House GOP lets the Violence Against Women Act expire for first time since 1994

Here’s the sad truth: It is not all surprising that House Republicans have blocked the re-authorization of the Violence Against Women Act (VAWA) a final time, officially allowing it to expire until the next Congress. This is the first time since the VAWA was first passed in 1994 that it has failed to be re-authorized. The VAWA is normally a bipartisan bill that passes without controversy.

But not under these House Republicans. Given their track record for doing nothing productive for the American people they were elected to represent, it’s not surprising they would throw victims of domestic violence and sexual assault under the bus because they want to ensure no assistance is given to Native Americans, LGBT folks, and immigrants. Rep. Eric Cantor and his ilk are literally blocking the re-authorization because the updated bill expands access to help to certain types of people Republicans don’t want to help. Ya know, just like Jesus.

It’s also not surprising, because this is the same crew of winners that recently blocked funding for the disabled and for victims of Hurricane Sandy. 

In short: House Republicans will do anything to pretend they are sticking to invented conservative orthodoxy and ideologies that don’t align with any pragmatic form of governance here on earth.

The expiration of the VAWA hits home for me personally. Everyone who reads this site knows, I’m a rape survivor. After my assault, I went to get free counseling at a rape crisis center. Funding of which is provided by the VAWA.

When I searched for free counseling and jotted down the numbers to call, hoping to get help in my time of need, I had to call THREE different places before I was able to secure an appointment. The first two were all booked up for weeks and in my traumatized state I pressed on knowing that I would need the counseling to process fully what happened to me.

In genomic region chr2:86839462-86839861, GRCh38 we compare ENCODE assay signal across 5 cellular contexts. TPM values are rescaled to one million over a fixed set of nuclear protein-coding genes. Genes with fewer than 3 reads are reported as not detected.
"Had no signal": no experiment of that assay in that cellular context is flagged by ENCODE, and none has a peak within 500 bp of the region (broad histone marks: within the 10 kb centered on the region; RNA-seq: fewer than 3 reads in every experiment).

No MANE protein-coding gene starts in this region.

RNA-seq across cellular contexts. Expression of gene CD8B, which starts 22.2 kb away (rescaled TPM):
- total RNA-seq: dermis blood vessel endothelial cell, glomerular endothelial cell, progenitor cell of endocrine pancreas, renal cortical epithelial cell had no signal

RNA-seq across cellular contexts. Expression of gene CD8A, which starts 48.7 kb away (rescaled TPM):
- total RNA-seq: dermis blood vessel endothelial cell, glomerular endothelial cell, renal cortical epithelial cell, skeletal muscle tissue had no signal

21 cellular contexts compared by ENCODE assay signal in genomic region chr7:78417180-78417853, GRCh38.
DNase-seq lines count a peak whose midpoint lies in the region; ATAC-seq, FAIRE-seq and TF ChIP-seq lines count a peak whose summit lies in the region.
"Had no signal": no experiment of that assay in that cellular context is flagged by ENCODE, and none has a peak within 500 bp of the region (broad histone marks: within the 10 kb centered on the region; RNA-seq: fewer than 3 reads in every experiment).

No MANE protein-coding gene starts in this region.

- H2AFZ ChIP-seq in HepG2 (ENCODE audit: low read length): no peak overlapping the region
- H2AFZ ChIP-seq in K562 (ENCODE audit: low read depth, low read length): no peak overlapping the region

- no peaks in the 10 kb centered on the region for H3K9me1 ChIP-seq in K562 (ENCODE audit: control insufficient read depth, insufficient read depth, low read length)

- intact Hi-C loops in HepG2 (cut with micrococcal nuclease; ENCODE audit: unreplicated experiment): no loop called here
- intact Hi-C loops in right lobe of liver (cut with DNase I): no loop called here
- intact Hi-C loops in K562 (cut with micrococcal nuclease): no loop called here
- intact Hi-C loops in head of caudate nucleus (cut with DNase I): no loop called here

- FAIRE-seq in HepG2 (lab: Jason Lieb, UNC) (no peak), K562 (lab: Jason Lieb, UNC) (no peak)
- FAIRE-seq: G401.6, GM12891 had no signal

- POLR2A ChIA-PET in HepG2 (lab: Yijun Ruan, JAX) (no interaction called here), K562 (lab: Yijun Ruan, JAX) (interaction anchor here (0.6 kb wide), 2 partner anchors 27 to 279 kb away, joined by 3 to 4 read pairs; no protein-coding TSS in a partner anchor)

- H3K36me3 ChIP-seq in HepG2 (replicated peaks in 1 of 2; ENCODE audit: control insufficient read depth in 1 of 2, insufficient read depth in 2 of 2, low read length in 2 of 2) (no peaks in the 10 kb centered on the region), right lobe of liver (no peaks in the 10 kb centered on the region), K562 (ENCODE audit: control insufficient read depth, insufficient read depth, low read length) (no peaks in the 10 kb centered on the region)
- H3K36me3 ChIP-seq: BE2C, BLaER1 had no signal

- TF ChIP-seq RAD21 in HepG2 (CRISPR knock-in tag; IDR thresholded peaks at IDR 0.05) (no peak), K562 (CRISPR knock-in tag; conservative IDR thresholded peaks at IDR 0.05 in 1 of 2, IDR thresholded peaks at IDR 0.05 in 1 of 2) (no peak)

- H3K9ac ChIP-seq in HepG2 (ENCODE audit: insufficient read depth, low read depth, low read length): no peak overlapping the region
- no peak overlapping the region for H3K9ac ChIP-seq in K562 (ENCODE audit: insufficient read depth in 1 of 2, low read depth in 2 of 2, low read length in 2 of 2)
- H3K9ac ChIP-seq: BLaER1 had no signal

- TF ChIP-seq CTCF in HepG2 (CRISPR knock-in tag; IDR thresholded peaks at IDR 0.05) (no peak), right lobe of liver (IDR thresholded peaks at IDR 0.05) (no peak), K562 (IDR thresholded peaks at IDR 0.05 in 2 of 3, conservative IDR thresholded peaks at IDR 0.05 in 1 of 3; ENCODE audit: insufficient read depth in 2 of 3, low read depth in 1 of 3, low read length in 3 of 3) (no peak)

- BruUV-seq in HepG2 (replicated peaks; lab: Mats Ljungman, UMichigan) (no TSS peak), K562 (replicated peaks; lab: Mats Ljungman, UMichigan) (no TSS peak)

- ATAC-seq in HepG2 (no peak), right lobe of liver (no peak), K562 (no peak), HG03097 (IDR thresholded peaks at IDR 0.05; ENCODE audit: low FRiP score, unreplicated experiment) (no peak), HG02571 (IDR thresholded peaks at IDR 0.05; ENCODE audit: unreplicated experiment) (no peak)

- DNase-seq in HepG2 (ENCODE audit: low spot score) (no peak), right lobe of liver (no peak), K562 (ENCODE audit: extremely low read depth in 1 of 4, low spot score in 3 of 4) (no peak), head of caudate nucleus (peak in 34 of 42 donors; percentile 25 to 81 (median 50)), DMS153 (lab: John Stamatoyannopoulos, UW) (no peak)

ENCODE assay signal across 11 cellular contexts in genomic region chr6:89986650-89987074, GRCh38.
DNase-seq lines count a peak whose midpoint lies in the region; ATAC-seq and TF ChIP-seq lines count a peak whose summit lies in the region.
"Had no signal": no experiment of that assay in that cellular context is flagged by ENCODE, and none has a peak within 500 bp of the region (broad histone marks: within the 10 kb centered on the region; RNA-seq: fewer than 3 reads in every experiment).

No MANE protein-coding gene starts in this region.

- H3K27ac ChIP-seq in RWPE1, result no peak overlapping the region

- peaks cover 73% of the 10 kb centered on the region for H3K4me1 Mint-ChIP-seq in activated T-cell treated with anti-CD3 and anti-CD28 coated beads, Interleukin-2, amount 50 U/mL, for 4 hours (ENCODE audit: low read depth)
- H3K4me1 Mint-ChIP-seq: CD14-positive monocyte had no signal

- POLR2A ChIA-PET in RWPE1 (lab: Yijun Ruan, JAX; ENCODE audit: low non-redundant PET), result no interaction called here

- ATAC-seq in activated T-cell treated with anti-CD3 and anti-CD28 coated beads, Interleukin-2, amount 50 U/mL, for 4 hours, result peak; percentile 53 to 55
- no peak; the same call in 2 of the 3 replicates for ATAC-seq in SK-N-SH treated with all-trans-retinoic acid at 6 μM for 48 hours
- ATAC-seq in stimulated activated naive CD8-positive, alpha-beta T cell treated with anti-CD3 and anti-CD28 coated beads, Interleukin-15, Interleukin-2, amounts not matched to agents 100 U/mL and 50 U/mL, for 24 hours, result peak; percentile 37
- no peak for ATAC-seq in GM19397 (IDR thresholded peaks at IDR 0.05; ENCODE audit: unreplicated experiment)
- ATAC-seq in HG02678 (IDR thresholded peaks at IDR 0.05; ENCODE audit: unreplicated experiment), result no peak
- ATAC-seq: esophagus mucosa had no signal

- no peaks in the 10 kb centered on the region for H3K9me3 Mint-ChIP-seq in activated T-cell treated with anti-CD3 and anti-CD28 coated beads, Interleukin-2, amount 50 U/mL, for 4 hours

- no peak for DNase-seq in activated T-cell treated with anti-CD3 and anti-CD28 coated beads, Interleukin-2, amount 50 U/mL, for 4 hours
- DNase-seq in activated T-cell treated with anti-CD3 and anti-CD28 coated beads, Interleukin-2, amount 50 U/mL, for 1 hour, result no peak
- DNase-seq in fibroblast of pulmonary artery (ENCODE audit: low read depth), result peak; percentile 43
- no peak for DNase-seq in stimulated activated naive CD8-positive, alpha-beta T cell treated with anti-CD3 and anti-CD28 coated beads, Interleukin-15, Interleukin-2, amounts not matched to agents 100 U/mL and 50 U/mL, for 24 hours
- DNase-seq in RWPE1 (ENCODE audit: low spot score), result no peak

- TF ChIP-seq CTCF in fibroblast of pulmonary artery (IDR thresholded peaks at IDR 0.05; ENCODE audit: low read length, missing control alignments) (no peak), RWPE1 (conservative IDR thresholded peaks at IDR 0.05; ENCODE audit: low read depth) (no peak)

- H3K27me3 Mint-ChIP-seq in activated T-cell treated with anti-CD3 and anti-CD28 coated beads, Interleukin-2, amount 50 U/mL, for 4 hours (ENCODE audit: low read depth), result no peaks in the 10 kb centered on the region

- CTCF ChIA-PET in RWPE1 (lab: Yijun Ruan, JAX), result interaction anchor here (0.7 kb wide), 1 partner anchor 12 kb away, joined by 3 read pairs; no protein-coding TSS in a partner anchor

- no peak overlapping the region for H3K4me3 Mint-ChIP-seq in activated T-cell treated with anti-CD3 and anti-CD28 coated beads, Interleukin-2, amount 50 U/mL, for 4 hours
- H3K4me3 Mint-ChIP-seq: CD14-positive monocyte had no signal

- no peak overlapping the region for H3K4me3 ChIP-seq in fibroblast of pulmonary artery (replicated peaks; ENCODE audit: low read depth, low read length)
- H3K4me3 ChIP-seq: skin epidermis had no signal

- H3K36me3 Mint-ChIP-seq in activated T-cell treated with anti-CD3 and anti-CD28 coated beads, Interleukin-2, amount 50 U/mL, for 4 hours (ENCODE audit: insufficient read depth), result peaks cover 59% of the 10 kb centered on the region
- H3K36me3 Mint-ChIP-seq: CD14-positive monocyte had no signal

All survivors know that the immediate aftermath is a particularly sensitive time, with feelings of guilt, blame, rage, fear, anger, confusion, denial, depression and sadness. In many ways, I think it is similar to the stages of grief.

It’s essential that these feelings be processed with the help of a professional. All survivors know that your family and friends, no matter how well meaning, may not have the capacity to help you process all of these complex emotions and the trauma associated with being victimized.

That is why the VAWA is absolutely necessary. And that is why the Republican failure to pass the re-authorization that was sent to them by the Senate in April is a failure that should go down in the history books.

Rape happens to Republicans. It’s a shame that partisan politics couldn’t be put aside to pass a bill that shouldn’t even be up for a debate. The election came and went and all of the pundits forgot about the “War on Women.” I’m here to tell you it’s not over, it continues on in earnest, and it won’t ever be over until elected officials stop pretending like sexual assault and domestic violence happen to someone else. It doesn’t happen to someone else; it can happen to anyone.

Join the Conversation

  • Brüno

    I am confused. Werent we set against VAWA because it has been changed?

  • scottishtanningsecrets

    Thank you so much for including your personal story in this post–adding a human face to issues like this really brings out the importance of legislation like VAWA in a way school books can’t, I recently sent a letter about the treaty addressing disability that the U.S. failed to sign (you’d think this would be a no-brainer since the UN treaty was based on our own legislation). I hope that hearing from someone with a disability will at least give the dissenters pause.

  • budoinbatu

    How dare they?!!! Without this bill, there will be an insurmountable increase in violence against women! We must start up a new special interest group to outlaw violence against women! We need more money from the government, even if they go broke! Are you with me girls???! Can we do it? Yes we can!

  • David Hymes

    It amazes me that so many American’s believe that the federal government should take care of them for issues such as this. This is not an issue where the government should steal money from me to provide you with free counseling, if you have medical insurance then use it to get the counseling that you need, if you don’t have medical insurance then that is your fault.